The definition of excitement is being a passenger in the car your child is driving on the way to see the love of his or her life. My husband Mark and I have been passengers on two such trips recently.
I still remember when I was the one driving. My parents were pursed-lipped, white-knuckled prisoners to my crazed desire to get somewhere else and see someone else fast.
If I could, I’d put things in reverse and drive just as hard and fast backward to those fleeting moments in the car with my parents. I’d linger a little, holding my mother’s hand and letting her choose the playlist. I’d ask about her memories of World War II, the Holocaust and the Great Depression. I’d ask my father to tell me stories about growing up on farms in Minnesota and Washington and, once again, what it was like to drive Highway 2 past Glacier National Park when it was still a dirt road. Every time I pull onto Highway 2 and head toward town, I imagine him zooming by 90 years ago with his parents in their old Model A, oblivious to the fact that his daughter would one day live just up that hill on the left and that she’d think of him and miss him every time she drove down that road.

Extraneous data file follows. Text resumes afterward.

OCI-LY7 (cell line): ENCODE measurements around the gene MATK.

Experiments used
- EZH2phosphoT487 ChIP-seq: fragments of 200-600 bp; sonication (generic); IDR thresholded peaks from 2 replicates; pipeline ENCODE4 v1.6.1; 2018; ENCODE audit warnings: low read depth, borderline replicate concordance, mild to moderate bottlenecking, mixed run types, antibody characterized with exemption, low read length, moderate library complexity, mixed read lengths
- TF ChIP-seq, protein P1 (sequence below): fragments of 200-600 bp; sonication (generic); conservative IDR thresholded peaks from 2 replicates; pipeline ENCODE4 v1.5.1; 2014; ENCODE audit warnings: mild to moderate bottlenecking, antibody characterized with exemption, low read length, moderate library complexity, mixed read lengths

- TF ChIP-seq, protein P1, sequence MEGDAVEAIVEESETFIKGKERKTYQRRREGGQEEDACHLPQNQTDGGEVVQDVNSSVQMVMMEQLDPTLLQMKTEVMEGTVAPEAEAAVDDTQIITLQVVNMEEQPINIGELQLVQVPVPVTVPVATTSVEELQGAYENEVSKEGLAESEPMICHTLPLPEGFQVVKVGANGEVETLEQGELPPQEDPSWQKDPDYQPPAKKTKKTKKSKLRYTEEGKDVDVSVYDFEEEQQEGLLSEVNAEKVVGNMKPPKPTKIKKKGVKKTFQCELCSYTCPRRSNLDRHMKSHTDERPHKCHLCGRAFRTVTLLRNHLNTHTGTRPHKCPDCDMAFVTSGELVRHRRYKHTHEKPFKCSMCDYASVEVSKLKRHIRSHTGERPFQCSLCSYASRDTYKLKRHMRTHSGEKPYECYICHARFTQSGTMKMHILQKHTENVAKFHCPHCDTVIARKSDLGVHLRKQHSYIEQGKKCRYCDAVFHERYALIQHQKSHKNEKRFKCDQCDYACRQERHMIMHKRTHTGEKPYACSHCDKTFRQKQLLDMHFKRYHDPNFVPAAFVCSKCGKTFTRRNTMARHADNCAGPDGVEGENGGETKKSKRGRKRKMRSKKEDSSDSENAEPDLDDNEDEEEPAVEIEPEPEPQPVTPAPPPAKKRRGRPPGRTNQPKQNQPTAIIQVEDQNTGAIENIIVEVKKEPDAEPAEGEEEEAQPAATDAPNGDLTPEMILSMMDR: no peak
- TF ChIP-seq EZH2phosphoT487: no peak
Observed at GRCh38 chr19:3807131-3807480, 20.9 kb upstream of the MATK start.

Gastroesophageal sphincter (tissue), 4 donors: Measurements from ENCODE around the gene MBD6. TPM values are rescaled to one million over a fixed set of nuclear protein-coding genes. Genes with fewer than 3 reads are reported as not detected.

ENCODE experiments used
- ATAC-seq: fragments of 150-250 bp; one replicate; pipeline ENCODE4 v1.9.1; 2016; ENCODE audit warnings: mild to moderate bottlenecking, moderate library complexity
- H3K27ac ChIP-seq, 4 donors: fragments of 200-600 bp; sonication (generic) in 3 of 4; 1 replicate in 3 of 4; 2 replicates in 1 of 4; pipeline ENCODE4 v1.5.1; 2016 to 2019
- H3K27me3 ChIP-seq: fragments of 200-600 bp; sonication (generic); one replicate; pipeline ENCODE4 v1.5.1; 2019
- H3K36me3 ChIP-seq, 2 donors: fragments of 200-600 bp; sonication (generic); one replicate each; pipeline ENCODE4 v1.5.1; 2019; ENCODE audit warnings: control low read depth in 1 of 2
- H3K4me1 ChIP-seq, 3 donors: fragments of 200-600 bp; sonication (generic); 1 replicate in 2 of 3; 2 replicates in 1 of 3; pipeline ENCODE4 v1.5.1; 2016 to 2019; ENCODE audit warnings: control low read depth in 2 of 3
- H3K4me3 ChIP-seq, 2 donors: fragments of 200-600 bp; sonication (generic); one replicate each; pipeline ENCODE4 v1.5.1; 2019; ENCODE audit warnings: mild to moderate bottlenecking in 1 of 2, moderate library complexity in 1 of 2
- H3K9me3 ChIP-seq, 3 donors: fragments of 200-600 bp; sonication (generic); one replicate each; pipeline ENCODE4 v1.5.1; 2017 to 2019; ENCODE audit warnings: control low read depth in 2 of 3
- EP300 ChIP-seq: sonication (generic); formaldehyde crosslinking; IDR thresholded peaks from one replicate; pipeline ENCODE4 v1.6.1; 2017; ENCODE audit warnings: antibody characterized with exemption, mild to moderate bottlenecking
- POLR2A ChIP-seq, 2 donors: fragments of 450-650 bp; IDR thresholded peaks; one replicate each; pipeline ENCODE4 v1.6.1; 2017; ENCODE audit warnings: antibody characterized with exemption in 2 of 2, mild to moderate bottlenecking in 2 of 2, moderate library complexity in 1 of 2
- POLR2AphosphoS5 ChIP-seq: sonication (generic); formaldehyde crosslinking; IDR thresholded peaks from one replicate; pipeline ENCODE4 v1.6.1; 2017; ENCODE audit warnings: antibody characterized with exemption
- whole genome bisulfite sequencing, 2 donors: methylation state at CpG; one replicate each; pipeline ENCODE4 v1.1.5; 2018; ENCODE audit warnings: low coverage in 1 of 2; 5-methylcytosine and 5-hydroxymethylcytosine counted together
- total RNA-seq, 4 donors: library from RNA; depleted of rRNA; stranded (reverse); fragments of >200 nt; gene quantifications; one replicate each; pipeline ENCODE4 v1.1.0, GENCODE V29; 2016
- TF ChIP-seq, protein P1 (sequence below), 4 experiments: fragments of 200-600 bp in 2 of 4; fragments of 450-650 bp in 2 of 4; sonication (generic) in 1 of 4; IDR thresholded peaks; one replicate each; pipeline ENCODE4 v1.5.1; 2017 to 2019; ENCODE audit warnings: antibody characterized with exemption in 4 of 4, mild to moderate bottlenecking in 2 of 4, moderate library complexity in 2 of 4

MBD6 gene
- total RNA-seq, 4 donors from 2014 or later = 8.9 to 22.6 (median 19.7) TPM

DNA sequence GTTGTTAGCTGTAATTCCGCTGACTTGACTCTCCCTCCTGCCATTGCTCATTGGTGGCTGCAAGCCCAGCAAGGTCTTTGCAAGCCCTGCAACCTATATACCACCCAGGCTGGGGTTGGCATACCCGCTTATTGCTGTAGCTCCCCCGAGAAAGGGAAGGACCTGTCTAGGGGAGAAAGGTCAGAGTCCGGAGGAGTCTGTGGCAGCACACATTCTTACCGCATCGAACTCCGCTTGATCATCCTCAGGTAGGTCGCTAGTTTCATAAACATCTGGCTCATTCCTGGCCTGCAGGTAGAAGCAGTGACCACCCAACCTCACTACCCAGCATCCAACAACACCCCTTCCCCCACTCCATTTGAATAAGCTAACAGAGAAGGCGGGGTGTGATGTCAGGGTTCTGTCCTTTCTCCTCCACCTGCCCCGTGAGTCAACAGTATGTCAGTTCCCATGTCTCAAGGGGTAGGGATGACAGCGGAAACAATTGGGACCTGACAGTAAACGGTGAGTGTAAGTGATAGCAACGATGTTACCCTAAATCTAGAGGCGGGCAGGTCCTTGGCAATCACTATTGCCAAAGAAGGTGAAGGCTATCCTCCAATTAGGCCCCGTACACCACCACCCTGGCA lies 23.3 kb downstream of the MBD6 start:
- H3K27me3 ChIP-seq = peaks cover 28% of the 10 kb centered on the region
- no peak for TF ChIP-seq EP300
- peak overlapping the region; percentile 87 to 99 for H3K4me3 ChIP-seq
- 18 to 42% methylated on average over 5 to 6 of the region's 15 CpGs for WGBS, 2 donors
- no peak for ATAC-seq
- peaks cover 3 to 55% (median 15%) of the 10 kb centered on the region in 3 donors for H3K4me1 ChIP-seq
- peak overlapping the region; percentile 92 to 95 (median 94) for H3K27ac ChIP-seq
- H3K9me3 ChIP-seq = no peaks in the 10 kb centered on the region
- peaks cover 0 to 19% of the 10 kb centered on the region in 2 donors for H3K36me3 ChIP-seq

I’m thrilled that our children have wonderful someone elses to rush to. Things are as they should be. All vehicles are pointing in the right direction on life’s one-way road. There is no reverse.
I’m equally thankful that Mark and I have reached the point where, when it’s just the two of us, we’re content to mosey along, well under the speed limit, with no desire to get anywhere else or see anyone else fast.
Except maybe our grandchildren.